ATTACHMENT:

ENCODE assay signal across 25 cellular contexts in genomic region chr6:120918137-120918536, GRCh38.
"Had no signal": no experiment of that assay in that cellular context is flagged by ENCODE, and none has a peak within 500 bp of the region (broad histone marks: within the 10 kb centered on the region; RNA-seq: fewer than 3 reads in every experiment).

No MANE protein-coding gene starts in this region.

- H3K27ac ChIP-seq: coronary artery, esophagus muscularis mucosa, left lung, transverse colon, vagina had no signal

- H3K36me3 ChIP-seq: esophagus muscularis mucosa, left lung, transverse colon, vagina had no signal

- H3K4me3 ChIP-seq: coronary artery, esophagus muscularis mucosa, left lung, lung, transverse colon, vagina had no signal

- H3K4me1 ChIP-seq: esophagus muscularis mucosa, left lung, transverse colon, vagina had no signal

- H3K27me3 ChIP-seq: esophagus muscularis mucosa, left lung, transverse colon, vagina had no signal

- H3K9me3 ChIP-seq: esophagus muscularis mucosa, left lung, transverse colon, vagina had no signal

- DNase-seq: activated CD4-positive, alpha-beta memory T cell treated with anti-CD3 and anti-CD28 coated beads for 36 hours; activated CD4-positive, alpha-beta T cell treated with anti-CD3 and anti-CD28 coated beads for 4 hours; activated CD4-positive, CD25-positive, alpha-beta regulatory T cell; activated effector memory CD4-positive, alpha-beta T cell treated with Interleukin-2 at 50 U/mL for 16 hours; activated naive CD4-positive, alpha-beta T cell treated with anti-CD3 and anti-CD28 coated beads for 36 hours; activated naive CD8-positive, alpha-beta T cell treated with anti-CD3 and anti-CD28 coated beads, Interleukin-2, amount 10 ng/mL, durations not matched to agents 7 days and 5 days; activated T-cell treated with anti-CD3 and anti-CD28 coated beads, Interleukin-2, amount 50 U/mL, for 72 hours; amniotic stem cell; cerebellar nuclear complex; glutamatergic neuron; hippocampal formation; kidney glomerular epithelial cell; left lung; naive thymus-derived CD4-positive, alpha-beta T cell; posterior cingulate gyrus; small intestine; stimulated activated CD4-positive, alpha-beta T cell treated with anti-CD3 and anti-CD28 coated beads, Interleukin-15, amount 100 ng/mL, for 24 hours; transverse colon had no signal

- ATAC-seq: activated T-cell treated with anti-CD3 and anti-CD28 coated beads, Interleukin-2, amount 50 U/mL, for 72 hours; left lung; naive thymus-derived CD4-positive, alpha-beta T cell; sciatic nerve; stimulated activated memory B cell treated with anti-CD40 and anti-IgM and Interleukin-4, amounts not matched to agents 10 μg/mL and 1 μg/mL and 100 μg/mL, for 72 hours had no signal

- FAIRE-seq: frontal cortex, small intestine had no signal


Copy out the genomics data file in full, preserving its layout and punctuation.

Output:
ENCODE assay signal across 25 cellular contexts in genomic region chr6:120918137-120918536, GRCh38.
"Had no signal": no experiment of that assay in that cellular context is flagged by ENCODE, and none has a peak within 500 bp of the region (broad histone marks: within the 10 kb centered on the region; RNA-seq: fewer than 3 reads in every experiment).

No MANE protein-coding gene starts in this region.

- H3K27ac ChIP-seq: coronary artery, esophagus muscularis mucosa, left lung, transverse colon, vagina had no signal

- H3K36me3 ChIP-seq: esophagus muscularis mucosa, left lung, transverse colon, vagina had no signal

- H3K4me3 ChIP-seq: coronary artery, esophagus muscularis mucosa, left lung, lung, transverse colon, vagina had no signal

- H3K4me1 ChIP-seq: esophagus muscularis mucosa, left lung, transverse colon, vagina had no signal

- H3K27me3 ChIP-seq: esophagus muscularis mucosa, left lung, transverse colon, vagina had no signal

- H3K9me3 ChIP-seq: esophagus muscularis mucosa, left lung, transverse colon, vagina had no signal

- DNase-seq: activated CD4-positive, alpha-beta memory T cell treated with anti-CD3 and anti-CD28 coated beads for 36 hours; activated CD4-positive, alpha-beta T cell treated with anti-CD3 and anti-CD28 coated beads for 4 hours; activated CD4-positive, CD25-positive, alpha-beta regulatory T cell; activated effector memory CD4-positive, alpha-beta T cell treated with Interleukin-2 at 50 U/mL for 16 hours; activated naive CD4-positive, alpha-beta T cell treated with anti-CD3 and anti-CD28 coated beads for 36 hours; activated naive CD8-positive, alpha-beta T cell treated with anti-CD3 and anti-CD28 coated beads, Interleukin-2, amount 10 ng/mL, durations not matched to agents 7 days and 5 days; activated T-cell treated with anti-CD3 and anti-CD28 coated beads, Interleukin-2, amount 50 U/mL, for 72 hours; amniotic stem cell; cerebellar nuclear complex; glutamatergic neuron; hippocampal formation; kidney glomerular epithelial cell; left lung; naive thymus-derived CD4-positive, alpha-beta T cell; posterior cingulate gyrus; small intestine; stimulated activated CD4-positive, alpha-beta T cell treated with anti-CD3 and anti-CD28 coated beads, Interleukin-15, amount 100 ng/mL, for 24 hours; transverse colon had no signal

- ATAC-seq: activated T-cell treated with anti-CD3 and anti-CD28 coated beads, Interleukin-2, amount 50 U/mL, for 72 hours; left lung; naive thymus-derived CD4-positive, alpha-beta T cell; sciatic nerve; stimulated activated memory B cell treated with anti-CD40 and anti-IgM and Interleukin-4, amounts not matched to agents 10 μg/mL and 1 μg/mL and 100 μg/mL, for 72 hours had no signal

- FAIRE-seq: frontal cortex, small intestine had no signal